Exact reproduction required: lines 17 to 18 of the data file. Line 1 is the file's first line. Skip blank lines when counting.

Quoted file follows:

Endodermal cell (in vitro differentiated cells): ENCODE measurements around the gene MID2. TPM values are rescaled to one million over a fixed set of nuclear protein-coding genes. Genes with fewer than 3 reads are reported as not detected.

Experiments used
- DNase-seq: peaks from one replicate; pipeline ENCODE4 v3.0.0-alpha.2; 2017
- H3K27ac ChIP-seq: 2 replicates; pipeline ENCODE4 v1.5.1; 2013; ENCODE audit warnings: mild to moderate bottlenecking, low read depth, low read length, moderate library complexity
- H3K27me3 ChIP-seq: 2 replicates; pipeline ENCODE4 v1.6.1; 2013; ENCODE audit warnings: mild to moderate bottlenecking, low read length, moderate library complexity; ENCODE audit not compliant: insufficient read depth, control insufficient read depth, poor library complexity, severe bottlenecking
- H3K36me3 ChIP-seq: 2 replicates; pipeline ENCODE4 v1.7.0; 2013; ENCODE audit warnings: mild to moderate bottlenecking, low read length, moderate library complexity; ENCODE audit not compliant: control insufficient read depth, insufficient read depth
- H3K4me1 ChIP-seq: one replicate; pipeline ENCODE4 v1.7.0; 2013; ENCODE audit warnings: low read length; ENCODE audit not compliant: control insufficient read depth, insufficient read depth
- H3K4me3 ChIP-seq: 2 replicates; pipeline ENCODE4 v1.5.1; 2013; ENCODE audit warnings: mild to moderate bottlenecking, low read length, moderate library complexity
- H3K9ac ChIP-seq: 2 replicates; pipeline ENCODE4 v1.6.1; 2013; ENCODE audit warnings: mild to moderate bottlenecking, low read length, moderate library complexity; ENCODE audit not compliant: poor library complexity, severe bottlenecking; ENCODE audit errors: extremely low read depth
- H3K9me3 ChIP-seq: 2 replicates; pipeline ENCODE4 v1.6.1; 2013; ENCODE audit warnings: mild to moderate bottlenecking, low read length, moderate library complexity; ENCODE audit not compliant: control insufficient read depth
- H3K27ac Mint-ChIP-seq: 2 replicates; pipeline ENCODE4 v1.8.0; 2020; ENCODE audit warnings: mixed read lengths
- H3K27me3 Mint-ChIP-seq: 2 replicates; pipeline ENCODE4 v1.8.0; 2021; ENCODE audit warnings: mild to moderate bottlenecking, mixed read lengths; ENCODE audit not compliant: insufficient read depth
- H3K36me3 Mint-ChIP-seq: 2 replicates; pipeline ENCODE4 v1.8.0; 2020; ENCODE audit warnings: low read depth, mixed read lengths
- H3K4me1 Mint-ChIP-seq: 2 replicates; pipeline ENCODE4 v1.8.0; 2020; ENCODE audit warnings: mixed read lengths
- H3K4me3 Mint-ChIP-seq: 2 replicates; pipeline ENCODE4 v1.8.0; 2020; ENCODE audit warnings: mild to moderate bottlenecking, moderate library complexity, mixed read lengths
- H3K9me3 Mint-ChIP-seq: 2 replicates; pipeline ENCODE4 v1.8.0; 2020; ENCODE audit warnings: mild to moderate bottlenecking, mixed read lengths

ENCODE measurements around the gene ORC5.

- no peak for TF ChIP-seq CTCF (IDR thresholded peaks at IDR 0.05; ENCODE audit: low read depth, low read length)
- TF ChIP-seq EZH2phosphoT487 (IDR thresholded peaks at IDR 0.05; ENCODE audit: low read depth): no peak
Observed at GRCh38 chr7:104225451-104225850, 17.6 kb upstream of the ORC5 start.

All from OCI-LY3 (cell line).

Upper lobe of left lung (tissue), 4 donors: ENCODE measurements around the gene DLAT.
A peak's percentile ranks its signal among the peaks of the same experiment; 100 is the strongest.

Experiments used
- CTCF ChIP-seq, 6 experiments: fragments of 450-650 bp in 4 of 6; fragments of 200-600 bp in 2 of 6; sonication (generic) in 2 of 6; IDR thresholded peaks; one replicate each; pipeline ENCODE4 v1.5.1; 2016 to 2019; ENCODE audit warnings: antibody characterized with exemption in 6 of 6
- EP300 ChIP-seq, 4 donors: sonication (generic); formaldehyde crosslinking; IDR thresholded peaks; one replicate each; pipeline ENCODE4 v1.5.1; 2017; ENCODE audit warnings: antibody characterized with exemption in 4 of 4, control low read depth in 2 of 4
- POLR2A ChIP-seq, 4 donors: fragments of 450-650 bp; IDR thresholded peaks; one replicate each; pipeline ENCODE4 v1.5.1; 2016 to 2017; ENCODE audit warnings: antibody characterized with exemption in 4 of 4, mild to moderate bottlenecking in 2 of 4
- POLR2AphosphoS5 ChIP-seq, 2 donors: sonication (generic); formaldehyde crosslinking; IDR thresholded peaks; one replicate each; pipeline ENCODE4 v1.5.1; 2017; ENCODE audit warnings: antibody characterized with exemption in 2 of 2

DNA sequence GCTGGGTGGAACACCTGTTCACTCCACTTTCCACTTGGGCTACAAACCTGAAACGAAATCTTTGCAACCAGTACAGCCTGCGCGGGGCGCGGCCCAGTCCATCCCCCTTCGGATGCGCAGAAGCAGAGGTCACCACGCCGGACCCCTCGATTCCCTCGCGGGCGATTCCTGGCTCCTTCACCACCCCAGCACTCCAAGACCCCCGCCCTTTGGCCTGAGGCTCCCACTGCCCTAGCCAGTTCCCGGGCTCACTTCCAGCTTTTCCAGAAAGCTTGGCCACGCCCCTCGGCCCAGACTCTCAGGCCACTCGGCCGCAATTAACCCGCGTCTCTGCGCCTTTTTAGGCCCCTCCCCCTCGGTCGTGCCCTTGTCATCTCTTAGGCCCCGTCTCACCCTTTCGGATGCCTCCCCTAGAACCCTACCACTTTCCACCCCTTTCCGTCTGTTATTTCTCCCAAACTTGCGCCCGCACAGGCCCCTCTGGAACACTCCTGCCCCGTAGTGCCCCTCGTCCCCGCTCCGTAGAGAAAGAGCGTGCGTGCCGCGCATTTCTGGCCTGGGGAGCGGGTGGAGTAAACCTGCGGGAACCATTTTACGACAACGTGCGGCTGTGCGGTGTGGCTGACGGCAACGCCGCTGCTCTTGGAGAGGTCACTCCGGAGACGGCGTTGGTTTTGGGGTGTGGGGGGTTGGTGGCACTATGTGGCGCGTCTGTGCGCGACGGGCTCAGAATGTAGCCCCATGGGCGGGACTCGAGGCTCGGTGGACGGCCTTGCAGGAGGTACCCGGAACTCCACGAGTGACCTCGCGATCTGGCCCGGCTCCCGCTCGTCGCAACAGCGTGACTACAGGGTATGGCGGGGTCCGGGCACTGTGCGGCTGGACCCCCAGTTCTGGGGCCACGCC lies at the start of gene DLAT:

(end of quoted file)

ENCODE measurements around the gene ORC5.

- no peak for TF ChIP-seq CTCF (IDR thresholded peaks at IDR 0.05; ENCODE audit: low read depth, low read length)